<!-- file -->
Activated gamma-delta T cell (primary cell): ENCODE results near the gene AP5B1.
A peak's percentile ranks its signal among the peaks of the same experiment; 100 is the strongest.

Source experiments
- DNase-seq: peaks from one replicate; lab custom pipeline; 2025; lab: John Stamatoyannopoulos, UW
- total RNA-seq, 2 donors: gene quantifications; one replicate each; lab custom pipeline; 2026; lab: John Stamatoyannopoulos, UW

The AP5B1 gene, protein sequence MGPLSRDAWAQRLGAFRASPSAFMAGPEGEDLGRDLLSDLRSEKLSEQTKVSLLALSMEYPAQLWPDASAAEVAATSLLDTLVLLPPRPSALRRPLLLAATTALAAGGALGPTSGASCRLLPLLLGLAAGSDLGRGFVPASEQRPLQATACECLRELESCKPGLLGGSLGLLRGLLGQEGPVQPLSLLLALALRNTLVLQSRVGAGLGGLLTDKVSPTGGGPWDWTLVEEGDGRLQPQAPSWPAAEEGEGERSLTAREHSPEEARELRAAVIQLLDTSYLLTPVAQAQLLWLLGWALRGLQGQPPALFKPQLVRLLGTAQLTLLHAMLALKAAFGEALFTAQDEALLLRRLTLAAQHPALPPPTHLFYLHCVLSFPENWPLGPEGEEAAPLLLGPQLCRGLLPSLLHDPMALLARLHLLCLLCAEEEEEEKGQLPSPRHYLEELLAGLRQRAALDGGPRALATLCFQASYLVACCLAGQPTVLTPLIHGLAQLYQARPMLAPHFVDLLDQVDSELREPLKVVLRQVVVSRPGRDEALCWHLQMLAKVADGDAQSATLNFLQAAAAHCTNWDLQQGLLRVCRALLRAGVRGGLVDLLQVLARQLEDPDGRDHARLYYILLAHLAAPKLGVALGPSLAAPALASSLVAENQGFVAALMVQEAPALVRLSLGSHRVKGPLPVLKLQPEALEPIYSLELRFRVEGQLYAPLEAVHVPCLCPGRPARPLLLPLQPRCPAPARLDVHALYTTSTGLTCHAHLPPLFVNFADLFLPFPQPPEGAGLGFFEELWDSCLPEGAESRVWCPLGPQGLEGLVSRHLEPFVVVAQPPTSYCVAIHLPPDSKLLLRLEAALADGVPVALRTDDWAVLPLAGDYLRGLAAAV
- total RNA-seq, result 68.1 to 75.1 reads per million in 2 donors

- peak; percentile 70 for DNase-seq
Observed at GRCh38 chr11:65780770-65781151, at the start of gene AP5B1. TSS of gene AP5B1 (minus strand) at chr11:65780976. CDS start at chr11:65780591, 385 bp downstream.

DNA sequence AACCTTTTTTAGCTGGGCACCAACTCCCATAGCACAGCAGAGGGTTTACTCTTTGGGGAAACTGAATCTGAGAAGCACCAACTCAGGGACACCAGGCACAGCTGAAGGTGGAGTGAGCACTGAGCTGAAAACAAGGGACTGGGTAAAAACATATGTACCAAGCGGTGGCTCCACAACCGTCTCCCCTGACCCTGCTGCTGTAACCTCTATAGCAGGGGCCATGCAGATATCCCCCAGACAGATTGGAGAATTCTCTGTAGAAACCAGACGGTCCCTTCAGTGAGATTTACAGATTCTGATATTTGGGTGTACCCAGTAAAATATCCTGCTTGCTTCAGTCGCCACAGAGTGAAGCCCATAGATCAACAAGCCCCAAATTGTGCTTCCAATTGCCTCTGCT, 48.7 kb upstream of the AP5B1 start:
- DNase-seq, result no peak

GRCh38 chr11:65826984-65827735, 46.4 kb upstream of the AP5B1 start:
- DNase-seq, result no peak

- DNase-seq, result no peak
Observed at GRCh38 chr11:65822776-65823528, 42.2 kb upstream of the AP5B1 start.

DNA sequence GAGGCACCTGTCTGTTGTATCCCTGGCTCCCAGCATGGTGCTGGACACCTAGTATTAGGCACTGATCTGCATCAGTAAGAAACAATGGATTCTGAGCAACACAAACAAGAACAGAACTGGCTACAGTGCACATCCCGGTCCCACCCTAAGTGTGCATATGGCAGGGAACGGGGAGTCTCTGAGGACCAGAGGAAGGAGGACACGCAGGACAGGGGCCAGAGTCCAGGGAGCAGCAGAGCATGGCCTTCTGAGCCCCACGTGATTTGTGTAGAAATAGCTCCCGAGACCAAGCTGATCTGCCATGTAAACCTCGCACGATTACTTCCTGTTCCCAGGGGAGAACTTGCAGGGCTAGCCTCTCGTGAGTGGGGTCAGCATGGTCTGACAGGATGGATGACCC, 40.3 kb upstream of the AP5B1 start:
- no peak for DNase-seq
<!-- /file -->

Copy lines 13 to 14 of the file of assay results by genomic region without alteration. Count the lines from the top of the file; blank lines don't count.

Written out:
- DNase-seq, result no peak

- DNase-seq, result no peak